Blue Jasmine @ The Ross

Cate Blanchett as Jasmine

Cate Blanchett as Jasmine

Woody Allen has hit a nerve in his film Blue Jasmine, and that nerve is in the vein of Tennessee Williams’s story A Street Car Named Desire. Jennifer oh, er, excuse me, Jasmine (played by Cate Blanchett) arrives in San Francisco on the doorstep of her sister, Ginger (played by Sally Hawkins) in an attempt to put her life back together (or what’s left of it) after her husband Hal’s (Alec Baldwin) suicide in jail. Jasmine and Hal were the elite of New York socialites only to find their world torn apart by divorce, infidelity, and the discovery of a Madoff-like Ponzi scheme ran by Hal.

Jasmine and Hal (Alec Baldwin) in New York

Jasmine and Hal (Alec Baldwin) in New York

As does Tennessee Williams, Allen explores what happens to a person’s psyche once she has been excommunicated from the very entities and people that made her the ‘who’ of who she is. Yes … sigh Jasmine has had a great fall, and all of Hermes, Chanel, Louis Vuitton, Fendi, Carolina Herrera cannot put her back together again. It is interesting that Allen moves out of his beloved New York and settles Jasmine in San Francisco, the leading financial and cultural center of northern California, for her to attempt to put together her emotional and psychological pieces. Allen’s lighting choices of highly saturated primary colors and complementary colors underline the pathos of Blue Jasmine in cool San Francisco. Allen, however, contrasts the experience with soft hues when he cuts to New York to show Jasmine and Hal at the top of their high society game. The flashbacks make for a very razor sharp viewing experience.

Jasmine arrives in San Francisco

Jasmine arrives in San Francisco

Blanchett’s performance is as a marionette lacking some of its strings and controlled by an inebriated manipulator or puppeteer. It’s a bothersome psychological dance, and Blanchett would have done well to consider a crescendo rather than a knee-jerk move into her psychosis. Kudos to Andrew Dice Clay, who plays Ginger’s ex-husband Augie. Clay’s Augie carries a controlled but haunting financial defeat after taking investment advice from Jasmine and Hal.

The Ross logo

Blue Jasmine plays through September 13 at The Ross in Lincoln.

Watch for in-depth Film • Television • & More reviews & commentary.
In the meantime, Catch a film … Share the Popcorn … Feed Your Soul!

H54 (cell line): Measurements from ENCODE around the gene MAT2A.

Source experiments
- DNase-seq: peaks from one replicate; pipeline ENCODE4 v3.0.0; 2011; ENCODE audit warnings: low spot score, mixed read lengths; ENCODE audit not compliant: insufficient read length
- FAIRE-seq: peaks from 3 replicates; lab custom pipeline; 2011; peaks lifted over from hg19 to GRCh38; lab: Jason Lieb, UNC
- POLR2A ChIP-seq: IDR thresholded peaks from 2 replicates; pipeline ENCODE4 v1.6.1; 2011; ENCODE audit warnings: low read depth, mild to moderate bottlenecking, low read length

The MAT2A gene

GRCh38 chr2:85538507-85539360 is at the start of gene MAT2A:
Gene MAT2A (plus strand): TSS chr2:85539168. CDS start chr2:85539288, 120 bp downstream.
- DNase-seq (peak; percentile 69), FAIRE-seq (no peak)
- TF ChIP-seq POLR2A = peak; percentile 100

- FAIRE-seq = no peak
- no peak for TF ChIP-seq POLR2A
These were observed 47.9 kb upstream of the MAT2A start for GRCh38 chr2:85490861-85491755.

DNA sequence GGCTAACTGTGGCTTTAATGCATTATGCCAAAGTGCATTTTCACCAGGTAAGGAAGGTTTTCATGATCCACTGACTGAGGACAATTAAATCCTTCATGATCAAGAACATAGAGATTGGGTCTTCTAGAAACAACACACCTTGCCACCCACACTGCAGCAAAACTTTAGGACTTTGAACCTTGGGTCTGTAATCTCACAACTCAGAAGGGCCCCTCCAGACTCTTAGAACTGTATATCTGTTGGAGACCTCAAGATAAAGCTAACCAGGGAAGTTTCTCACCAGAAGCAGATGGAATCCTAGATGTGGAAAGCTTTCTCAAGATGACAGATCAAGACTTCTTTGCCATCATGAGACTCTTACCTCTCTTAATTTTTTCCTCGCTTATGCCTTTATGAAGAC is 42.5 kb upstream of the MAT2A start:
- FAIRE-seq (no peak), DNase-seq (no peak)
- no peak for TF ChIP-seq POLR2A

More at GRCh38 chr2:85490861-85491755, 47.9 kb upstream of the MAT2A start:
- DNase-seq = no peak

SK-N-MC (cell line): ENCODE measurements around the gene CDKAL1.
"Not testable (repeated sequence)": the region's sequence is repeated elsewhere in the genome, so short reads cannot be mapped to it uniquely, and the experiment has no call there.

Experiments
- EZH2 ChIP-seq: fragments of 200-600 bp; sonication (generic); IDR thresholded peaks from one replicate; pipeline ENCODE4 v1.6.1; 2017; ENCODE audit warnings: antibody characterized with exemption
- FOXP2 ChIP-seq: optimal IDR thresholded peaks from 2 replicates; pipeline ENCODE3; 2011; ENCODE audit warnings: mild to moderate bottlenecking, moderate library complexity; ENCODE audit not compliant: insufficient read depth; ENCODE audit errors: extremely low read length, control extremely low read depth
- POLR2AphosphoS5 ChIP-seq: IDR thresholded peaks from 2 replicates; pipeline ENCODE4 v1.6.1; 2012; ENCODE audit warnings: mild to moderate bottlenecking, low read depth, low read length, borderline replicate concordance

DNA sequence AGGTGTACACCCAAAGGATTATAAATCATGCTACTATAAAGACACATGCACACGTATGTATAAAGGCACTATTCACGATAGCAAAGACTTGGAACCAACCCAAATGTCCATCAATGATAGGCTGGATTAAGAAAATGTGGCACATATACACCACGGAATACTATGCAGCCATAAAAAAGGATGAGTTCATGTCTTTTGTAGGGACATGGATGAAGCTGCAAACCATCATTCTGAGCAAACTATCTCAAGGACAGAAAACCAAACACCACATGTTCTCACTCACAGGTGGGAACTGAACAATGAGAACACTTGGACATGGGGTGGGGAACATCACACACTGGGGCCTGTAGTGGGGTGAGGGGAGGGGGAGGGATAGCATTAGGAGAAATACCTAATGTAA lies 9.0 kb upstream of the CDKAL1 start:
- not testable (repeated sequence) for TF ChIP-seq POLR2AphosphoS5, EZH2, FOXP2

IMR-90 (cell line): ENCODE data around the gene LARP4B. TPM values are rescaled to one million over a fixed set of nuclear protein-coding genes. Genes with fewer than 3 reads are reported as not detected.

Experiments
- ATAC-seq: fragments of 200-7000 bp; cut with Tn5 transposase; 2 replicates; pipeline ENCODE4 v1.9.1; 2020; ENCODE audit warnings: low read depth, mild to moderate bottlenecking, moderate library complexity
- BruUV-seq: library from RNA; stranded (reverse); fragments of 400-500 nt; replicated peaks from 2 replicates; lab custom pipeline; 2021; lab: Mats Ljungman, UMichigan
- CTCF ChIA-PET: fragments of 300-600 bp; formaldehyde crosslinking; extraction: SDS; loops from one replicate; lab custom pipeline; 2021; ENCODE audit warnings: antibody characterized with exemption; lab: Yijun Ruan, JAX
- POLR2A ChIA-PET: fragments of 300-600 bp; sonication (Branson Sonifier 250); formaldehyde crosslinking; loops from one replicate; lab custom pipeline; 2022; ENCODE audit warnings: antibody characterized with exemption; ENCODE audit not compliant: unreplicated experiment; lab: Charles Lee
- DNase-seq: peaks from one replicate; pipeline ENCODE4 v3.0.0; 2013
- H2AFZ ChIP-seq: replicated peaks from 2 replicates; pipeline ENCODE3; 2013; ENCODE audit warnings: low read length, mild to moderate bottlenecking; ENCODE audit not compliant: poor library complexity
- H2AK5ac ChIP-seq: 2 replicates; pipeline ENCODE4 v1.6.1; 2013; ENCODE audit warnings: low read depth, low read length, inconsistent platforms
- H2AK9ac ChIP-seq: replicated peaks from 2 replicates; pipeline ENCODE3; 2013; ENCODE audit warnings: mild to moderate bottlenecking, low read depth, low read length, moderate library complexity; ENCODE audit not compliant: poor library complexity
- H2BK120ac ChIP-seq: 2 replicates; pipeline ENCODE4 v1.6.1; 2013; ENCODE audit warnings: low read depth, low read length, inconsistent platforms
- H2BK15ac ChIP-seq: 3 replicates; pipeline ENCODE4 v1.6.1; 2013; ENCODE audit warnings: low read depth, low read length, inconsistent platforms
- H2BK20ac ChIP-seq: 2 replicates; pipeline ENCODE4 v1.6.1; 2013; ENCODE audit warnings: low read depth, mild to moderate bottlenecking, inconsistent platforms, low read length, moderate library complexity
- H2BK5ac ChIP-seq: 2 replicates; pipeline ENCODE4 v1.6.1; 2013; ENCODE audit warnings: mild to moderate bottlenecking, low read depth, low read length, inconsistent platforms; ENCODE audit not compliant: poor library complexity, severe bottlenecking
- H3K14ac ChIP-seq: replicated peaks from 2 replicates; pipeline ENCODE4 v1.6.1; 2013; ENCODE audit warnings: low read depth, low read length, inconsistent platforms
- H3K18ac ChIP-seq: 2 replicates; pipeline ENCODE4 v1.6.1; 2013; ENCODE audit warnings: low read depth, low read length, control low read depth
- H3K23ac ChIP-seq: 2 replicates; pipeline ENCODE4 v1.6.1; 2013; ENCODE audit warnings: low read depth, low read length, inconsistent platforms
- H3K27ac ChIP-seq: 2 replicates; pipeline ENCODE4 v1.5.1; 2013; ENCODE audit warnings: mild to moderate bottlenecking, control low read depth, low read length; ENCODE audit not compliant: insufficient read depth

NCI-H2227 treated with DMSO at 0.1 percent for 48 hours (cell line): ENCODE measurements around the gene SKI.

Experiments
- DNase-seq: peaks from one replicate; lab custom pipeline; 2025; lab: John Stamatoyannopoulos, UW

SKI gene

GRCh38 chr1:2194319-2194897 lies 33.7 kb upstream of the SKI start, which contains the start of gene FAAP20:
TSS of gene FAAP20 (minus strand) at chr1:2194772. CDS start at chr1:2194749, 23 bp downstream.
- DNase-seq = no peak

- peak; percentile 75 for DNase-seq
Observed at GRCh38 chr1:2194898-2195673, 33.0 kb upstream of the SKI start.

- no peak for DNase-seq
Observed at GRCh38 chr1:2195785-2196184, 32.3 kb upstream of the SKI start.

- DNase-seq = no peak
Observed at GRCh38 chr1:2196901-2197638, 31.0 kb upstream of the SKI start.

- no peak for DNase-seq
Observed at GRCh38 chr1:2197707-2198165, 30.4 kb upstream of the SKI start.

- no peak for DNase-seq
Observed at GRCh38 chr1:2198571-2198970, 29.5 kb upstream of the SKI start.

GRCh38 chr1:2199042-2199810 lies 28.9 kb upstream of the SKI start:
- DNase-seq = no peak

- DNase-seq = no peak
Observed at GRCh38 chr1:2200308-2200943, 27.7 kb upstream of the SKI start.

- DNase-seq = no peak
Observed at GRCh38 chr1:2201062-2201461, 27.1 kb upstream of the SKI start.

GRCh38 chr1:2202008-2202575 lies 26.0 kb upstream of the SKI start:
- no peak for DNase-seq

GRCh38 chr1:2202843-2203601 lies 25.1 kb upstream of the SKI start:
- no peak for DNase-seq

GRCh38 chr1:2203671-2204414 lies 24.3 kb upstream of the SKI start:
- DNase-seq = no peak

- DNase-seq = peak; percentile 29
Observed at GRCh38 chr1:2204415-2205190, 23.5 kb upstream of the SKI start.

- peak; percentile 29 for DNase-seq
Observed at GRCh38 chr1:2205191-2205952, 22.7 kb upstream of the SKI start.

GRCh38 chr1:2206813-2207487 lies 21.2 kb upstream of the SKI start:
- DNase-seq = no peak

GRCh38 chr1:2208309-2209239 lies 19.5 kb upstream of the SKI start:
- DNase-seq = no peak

Frances Ha @ The Ross

Frances Ha (Greta Gerwig)

Frances Ha (Greta Gerwig)

Limbo. Yes, Limbo.
That space that’s neither here nor there.
The place you fall into after college or some other graduation into another phase of life.
You’re an adult but not quite there yet.
The career hasn’t happened but you’re working on it;
You hold on to the wisps of sing-song youth.
Then, that dull realization.
No one is coming to kiss us out of our sleep.
Ah, Life. We have to wake up!

Frances and Sophie (Mickey Sumner)

Frances and Sophie (Mickey Sumner)

Such is the world filmed in black and white by Noah Baumbach in his warm-hearted film Frances Ha, starring Greta Gerwig. In the frenzied space of New York, Gerwig perfoms Frances, an aspiring dancer, with an over-the-top but awkward innocence. Frances is clumsy, messy, and graceless. She’s irritating yet tolerable; however, the abandonment for adulthood by her best friend, Sophie, played by Mickey Sumner, throws Frances into crisis mode. This break-up produces the true gem of Frances Ha. Baumbach asks and answers the question that HBO’s Sex and the City dared never to approach: what happens when our best friends outgrow us? With treks through Brooklyn, China Town, Sacramento, Paris, France, and an upstate college, Baumbach, with grace and care, drops Frances into her own backyard, and she is smiling!

Frances Ha plays through June 20 at The Ross Media Arts Center in Lincoln.

The Ross logo

Listen to the review on Friday Live! The Mill @ 36:52
http://www.netnebraska.org/interactive-multimedia/none/friday-live-nebraska-chamber-institute-complete-program

Watch for in-depth Film • Television • & More reviews & commentary.
In the meantime, Catch a film … Share the Popcorn … Feed Your Soul!

%d bloggers like this: